70 Following


First Bite by Bee Wilson

First Bite: How We Learn to Eat - Bee Wilson

This is an informative book about eating: about how taste preferences are formed, and how we can change them, and why it's so hard to start eating healthily when you're used to the opposite, and about eating disorders and their treatment. One of the things I learned from this book is that I do not enjoy reading about eating for nearly 300 pages, so if you love foodie books, your rating will likely be higher than mine. Those three stars represent my level of enjoyment rather than the quality of the book.


In case you, too, are unlikely to read the entire book, here's the short version. Tastes are developed, not inborn (as anyone who's ever deliberately cultivated a taste for something you once disliked knows). So, anyone can learn to like healthy food – which is what anyone who wants to eat healthier must do, because nobody sticks with a diet that feels like punishment at every meal. The best way to develop good taste in children is to start very young: babies are particularly open to new flavors at 4–7 months of age. But once you're past that, let children choose among healthy foods without forcing anything down their throats, and keep offering small amounts until they start to like it. This actually works at any age, even for extremely picky eaters.


But the way we eat in the first world has gone badly wrong, with an abundance of cheap food offering poor nutrition. It doesn't help that our methods of training children to eat are inherited from a time when famine, rather than obesity, was the primary danger: hence the fact that "cleaning your plate" is considered virtuous. People are healthier when they regulate their eating based on actual hunger, rather than external cues like portion size, or dealing with emotions by eating.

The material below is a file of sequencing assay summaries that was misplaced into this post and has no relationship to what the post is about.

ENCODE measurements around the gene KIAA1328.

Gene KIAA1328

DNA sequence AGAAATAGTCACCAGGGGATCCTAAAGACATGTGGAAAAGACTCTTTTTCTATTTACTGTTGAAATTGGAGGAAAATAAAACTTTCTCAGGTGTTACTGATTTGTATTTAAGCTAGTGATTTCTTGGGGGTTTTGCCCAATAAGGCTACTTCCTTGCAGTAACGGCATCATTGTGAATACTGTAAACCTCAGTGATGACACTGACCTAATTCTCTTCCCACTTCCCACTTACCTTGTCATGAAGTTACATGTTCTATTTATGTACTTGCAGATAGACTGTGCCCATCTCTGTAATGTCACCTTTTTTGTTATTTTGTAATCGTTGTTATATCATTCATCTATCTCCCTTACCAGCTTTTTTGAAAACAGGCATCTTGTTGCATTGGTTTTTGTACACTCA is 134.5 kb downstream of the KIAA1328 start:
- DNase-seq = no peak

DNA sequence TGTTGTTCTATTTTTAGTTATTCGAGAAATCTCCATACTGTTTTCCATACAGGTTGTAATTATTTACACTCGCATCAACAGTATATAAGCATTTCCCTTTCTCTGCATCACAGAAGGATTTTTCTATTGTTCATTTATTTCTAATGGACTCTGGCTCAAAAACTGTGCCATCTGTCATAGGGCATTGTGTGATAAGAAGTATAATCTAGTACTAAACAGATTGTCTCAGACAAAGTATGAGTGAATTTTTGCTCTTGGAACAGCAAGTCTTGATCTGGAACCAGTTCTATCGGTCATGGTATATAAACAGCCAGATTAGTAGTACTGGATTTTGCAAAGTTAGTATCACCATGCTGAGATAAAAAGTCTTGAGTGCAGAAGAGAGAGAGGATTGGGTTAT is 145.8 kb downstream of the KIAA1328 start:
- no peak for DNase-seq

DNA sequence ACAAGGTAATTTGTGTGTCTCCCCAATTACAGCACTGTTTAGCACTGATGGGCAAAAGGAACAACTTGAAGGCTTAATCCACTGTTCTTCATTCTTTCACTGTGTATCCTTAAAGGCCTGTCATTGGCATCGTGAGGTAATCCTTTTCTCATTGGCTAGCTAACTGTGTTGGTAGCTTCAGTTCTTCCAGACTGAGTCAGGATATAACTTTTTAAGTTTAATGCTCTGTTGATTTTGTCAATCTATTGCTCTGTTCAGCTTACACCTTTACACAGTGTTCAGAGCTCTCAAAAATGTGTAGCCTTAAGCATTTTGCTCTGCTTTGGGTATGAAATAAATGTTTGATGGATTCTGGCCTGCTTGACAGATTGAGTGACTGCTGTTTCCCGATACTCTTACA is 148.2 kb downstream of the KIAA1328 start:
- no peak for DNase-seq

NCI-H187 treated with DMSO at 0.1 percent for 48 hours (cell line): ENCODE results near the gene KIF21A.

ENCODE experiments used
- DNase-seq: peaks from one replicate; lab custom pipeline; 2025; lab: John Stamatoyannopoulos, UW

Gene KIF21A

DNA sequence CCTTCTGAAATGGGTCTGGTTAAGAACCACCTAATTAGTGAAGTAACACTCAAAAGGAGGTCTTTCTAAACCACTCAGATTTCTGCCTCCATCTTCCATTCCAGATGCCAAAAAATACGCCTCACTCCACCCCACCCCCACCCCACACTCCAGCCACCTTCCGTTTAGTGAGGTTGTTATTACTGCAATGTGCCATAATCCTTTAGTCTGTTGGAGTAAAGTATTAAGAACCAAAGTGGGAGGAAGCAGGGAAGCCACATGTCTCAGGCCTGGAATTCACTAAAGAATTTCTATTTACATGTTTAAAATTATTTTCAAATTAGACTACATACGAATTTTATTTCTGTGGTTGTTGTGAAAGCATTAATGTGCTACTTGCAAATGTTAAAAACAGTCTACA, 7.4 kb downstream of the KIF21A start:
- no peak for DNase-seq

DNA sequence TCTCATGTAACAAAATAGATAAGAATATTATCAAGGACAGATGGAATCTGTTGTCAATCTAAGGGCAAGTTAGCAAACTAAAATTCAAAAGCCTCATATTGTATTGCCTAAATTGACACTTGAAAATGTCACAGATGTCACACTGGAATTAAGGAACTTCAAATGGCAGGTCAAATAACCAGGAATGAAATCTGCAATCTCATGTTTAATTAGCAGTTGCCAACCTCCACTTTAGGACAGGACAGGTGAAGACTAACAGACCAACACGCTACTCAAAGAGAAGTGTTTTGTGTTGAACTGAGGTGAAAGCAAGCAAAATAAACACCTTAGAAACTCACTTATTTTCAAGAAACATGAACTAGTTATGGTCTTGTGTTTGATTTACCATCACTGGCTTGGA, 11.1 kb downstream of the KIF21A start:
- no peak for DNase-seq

If you are going to read a book related to diet in some way, I suspect that this is the sanest option you'll find: the author isn't pushing any particular diet, or cutting out any category of food entirely. She does recommend eating primarily fruits and veggies and limiting the processed foods (which I think all can agree is the healthiest way to eat), but focuses on the importance of finding dishes you enjoy, and then expanding that list – nobody likes everything, which is okay. And enjoying a slice of cake every now and then won't hurt you, though a diet primarily based on processed and sugary foods likely will.


So I certainly found some interesting material here, and I think it's useful information for anyone looking to improve their own diet, and especially for parents who want to teach their children to eat right. It will be an interesting read also for foodies interested in the historical and scientific information the author presents; Wilson provides a good historical overview of the topic and discusses many relevant studies. However, I found the book a little padded and longer than necessary, as a reader who was interested in the information but didn't relish the time spent reading it. For the only book about food and eating that I'm likely to read, though, it seems like a good choice.